The Cloud and The Man is a beautiful film. It tells the story of a man’s relationship with a cloud, much as the title would suggest. Yet in a subtle, sensitive way, it weaves a charming narrative of a man lost in the world who finds an emotional connection with a cloud no one else can see that manages to resonate with the audience deeply in a way that is hard to explain.
The film opens with a slow exploration of Manik’s life in Kolkata. He is an office worker with a love of plants and insects. The terrace of his home is covered in plants of all shapes and varieties that he carefully nurtures every day. His father, with whom he lives, is extremely frail and Manik must feed and wash him daily. He works in an office, dealing with generic piles of paperwork. Manik shuffles through his day, yet does everything with sensitive care, whether it is eating his lunch or picking up an ant.
However, things start to go wrong in his life, upsetting his status quo and well-established routine. The film lingers on his daily life, establishing it in rich detail before it is disrupted, rendering the change all the more obvious. In small and large ways, Manik’s life falls off-kilter. His father dies, he is cut whilst shaving his head and he receives an eviction notice. And most troubling at all, he is being followed by a cloud no one else can see.
Shot in soft black and white and anchored by a laconic yet extremely expressive performance by Chandan Sen as Manik, the film is told with extreme delicacy. Without hearing more than a few sentences spoken by him in the film, we get to know Malik intimately. When one day it begins to rain, his child-like joy is infectious. His gentle and caring treatment of insects and his plants (upon which he practically dotes) is conveyed through nuanced gestures. The scenes in which he interacts with the cloud are extremely engaging.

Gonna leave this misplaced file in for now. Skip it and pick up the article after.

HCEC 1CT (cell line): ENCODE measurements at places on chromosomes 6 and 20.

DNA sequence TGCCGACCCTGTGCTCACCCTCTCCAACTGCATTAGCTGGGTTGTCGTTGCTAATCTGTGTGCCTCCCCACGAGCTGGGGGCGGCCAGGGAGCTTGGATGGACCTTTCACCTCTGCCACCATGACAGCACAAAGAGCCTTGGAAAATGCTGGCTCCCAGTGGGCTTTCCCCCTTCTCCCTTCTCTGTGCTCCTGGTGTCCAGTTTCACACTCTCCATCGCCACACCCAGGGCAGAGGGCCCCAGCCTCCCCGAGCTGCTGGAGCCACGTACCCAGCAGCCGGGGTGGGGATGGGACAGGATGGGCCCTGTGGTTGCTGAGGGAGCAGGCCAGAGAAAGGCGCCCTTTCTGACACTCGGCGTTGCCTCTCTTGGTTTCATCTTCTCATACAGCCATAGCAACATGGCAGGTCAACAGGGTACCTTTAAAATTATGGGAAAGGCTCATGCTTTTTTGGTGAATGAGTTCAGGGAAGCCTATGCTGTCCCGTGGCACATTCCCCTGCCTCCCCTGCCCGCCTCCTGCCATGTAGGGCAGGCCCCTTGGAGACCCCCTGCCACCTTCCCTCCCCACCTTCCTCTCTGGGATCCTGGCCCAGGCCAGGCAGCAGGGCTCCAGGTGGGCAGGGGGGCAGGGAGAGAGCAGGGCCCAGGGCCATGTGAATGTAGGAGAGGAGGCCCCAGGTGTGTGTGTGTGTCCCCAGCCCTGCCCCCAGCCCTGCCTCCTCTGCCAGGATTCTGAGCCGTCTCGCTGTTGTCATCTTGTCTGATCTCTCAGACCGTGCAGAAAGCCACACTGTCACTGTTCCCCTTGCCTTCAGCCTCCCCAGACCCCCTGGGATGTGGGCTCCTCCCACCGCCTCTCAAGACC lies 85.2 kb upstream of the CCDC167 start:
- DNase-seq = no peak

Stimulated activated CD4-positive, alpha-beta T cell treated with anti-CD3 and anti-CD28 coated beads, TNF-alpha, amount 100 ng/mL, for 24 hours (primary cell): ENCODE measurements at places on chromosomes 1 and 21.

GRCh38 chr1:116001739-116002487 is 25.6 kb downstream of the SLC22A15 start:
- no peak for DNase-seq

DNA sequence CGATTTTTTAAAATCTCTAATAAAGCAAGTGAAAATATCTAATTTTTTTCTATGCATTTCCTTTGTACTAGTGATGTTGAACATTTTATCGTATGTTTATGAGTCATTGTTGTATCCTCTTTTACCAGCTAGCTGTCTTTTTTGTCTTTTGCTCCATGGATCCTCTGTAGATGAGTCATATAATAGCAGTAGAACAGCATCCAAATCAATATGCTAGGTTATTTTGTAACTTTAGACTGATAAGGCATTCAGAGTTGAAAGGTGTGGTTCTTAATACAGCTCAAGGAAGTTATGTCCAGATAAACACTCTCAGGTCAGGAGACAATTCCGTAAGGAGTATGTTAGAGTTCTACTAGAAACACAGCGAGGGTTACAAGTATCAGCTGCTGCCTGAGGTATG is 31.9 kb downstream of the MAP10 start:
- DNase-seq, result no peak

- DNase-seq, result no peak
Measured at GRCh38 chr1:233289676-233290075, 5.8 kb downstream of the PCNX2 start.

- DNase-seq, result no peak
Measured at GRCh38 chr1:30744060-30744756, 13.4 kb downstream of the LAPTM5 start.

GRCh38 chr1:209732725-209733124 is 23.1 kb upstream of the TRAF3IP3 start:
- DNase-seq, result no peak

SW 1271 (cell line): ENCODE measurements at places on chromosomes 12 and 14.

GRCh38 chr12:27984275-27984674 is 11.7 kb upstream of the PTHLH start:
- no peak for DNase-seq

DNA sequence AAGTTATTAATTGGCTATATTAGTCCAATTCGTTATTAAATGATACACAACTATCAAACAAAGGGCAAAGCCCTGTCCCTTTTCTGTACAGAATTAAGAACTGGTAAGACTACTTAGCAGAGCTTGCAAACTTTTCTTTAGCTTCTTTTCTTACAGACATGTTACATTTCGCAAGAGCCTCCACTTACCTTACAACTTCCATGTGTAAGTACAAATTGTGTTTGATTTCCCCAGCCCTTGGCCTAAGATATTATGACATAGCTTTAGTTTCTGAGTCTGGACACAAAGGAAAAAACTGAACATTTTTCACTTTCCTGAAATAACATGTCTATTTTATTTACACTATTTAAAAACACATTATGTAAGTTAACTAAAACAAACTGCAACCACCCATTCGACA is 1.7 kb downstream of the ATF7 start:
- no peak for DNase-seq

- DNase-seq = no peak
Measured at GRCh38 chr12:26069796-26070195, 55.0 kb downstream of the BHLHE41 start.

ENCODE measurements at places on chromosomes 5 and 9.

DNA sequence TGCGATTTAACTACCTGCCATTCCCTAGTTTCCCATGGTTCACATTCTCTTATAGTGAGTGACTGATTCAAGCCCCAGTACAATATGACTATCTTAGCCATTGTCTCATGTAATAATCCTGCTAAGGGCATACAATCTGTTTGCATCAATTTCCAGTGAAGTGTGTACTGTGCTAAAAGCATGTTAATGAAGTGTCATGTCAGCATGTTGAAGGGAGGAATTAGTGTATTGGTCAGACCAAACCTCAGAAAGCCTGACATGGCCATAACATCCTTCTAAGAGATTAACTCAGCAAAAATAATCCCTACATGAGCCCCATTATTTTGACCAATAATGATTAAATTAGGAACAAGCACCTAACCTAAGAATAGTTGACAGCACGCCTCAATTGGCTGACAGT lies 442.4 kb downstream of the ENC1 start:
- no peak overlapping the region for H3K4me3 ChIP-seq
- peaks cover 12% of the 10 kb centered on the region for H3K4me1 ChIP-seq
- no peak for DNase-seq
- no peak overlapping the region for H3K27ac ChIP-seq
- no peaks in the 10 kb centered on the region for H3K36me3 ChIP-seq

The film tracks Malik’s transformation from a strict, mundane routine which feels colourless and stale to a place where he begins to stop caring about small irritations (and even big ones). Each step along the way is subtle – breaks in his routine, his initial fear of the cloud – and yet the effect on him is palpable and transfers to us. Small choices by Abhinandan Banerjee, the thirty-year-old director, have a big impact. We feel Manik change more than anything else.
The Cloud and The Man is a beautiful film because it engages you emotionally without ever being explicit. Nothing is explained and yet everything makes sense. Manik is a protagonist with whom our audience members immediately connect and remain linked right until the film ends. Before the film begins, a short quote from Don Quixote appears on-screen: “When life itself seems lunatic, who knows where madness lies?” Manik’s journey, mad on the surface, feels right – perhaps it is its unexplained randomness, its lunatic, that makes it so hauntingly beautiful.
The Cloud and The Man had its UK premiere at the Edinburgh International Film Festival on August 13th.
Image courtesy of EIFF, provided to The Student as press material.